Player Analysis: David Turnbull

If you have watched Motherwell FC’s documentary, ‘David Turnbull: The Comeback Story’, you will have learned a few things: Motherwell have an exceptional media team, Scotland really does have terrible weather, and life can simply be cruel sometimes. The latter was certainly the case for David Turnbull.


After a phenomenal 2018/19 breakthrough season where he bagged 16 goals and 7 assists in 34 games, the midfielder was pictured at Celtic Park in June 2019 and had all but signed for the Scottish Champions. Neil Lennon had spoken with Sky Sports News to tell the world that he had arrived, and the midfielder had even been photographed wearing green and white next to his future boss. However, what transpired was the most unfortunate of cases. 


The 19-year-old at the time subsequently went on to fail his medical after a precautionary CT scan highlighted a problem with his knee cartilage. In what was seen as a ‘freak scenario’, Turnbull said: “The surgeons told me I could play on for another five to ten years and it couldn’t hurt me, but that I could go into training tomorrow and it could go as soon as that and just snap off.”


Turnbull would require a subsequent knee operation which would see the deal called off. Thereafter, the midfielder would go through some of the darkest challenges, not only as a footballer, but as a person too. As his dream vanished overnight, his emotional, mental and physical strength would all be put to the test for the best part of eight months in his recovery. 


Following his eventual rehabilitation, Turnbull would feature in cameo appearances for Motherwell before COVID-19’s impact across the globe would halt the 2019/20 season prematurely, with his Motherwell side in a stellar 3rd place behind Rangers. Another five appearances at the start of the 2020/21 campaign would be the end of his playing days at Fir Park as he finally completed his move to Celtic in August 2020 for a fee of around £3 million. 


It was a highly coveted transfer, not just because of the previous dramas, but Turnbull was seen as an extremely viable asset to Neil Lennon’s side as they aimed to clinch ten league titles in a row and claim the bragging rights in Glasgow. Turnbull, certainly in the public eye, is a quiet operator. But when the midfielder takes to the pitch, he plays with the loudest character of them all; a driving force in midfield, constantly looking for an opening to create chances and attack.


Although Celtic subsequently failed to win the league,Turnbull’s integration has been one of the only shining lights in a largely dire campaign for The Hoops, and more importantly, it has been crucial as they head into a rebuild of huge proportion. In this article, I will analyse David Turnbull’s key contributions this season, and why he can be Celtic’s main outlet in that No.10 role for years to come.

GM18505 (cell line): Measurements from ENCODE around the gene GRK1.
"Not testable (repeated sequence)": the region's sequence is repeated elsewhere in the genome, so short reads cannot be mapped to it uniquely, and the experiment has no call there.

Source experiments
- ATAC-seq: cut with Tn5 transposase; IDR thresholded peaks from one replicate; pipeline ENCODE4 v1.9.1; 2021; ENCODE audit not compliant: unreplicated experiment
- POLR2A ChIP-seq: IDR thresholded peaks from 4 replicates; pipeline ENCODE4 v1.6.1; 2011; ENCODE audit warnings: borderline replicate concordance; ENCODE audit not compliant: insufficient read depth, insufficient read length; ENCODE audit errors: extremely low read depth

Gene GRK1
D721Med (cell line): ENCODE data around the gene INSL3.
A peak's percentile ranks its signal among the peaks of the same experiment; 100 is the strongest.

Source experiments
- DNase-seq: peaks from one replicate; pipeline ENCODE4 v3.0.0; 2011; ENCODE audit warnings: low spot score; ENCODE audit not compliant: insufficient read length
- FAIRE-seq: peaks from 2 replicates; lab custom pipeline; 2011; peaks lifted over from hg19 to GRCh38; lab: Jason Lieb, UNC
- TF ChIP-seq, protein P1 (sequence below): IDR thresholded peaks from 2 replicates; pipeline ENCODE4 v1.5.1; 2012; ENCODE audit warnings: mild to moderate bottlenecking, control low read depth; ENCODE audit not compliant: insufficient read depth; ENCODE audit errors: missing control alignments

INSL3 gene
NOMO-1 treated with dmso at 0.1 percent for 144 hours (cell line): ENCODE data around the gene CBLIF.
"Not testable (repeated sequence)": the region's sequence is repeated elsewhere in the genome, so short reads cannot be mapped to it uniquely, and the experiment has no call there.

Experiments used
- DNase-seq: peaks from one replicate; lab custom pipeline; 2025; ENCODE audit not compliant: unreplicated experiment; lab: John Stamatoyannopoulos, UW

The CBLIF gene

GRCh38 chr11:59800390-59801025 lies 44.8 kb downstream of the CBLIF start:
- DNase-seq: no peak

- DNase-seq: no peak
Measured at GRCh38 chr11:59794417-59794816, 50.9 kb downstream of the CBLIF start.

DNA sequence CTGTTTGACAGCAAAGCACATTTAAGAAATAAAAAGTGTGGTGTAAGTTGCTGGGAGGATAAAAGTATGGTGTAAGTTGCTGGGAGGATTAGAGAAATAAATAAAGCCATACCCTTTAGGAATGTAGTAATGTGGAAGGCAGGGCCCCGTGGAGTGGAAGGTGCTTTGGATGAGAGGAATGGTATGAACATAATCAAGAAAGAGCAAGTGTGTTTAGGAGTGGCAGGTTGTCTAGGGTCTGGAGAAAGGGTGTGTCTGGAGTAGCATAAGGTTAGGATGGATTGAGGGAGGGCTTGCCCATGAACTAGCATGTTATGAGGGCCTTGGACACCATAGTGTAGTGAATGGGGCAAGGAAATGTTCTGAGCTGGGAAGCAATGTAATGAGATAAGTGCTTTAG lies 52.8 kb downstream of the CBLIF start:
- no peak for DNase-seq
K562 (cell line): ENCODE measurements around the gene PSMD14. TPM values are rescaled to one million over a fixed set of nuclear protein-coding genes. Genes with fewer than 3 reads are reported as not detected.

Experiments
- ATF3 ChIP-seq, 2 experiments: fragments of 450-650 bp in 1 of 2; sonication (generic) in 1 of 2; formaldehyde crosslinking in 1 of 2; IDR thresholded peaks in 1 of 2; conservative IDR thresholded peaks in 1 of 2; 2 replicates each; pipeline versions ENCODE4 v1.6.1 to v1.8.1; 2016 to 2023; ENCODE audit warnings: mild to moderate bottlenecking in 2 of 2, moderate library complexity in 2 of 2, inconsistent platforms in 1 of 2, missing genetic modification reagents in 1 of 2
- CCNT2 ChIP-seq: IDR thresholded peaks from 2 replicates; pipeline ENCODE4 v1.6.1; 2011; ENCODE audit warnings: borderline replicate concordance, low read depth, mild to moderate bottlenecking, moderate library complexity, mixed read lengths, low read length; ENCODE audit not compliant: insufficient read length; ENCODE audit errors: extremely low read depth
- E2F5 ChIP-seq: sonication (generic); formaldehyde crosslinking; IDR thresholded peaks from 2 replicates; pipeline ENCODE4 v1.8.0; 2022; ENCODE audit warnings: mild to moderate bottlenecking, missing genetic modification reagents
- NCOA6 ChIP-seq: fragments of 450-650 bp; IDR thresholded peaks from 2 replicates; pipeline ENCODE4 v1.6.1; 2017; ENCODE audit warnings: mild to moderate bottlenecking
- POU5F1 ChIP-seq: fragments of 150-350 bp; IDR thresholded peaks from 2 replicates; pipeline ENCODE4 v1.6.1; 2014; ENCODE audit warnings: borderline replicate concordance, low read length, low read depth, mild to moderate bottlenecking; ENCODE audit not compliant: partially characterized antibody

In 31 games in all competitions, Turnbull has picked up 6 assists. Although it may not seem like the greatest return, Turnbull has completed a full 90 minutes in just 5 of the 31 games, often being substituted while looking like Celtic’s most dangerous and creative threat. 



Turnbull’s first assist came in his third substitute appearance for the club – occupying the No.10 role, he laid off a perfect one-touch pass in behind for Moi Elyounoussi to finish.



Yet another open play assist from David Turnbull – the midfielder takes one touch before looking up and playing a lofted ball which Odsonne Edouard goes on to finish.



Fastly becoming one of his most dangerous tricks, Turnbull’s ability to chip the ball over defenders and find teammates is a skill that catches most defences off guard.



Yet again, another deftly chipped ball beats the press of three Dundee United players in an extremely compact area of the pitch. 


Set-piece Threat 


This season would see Turnbull tested on the European front for the first time – albeit in a short Europa League campaign for Celtic, many fans were delighted to see the midfielder included against Lille in the last group stage tie. Celtic, already mathematically knocked out at this point, brought Turnbull and Ismaila Soro into the starting eleven in what was somewhat of a watershed moment for the pair. He grabbed another assist here – his first of four current assists from set-pieces.



Christopher Jullien finds himself in acres of space, and Turnbull picks him out to put Celtic 1-0 up against Lille.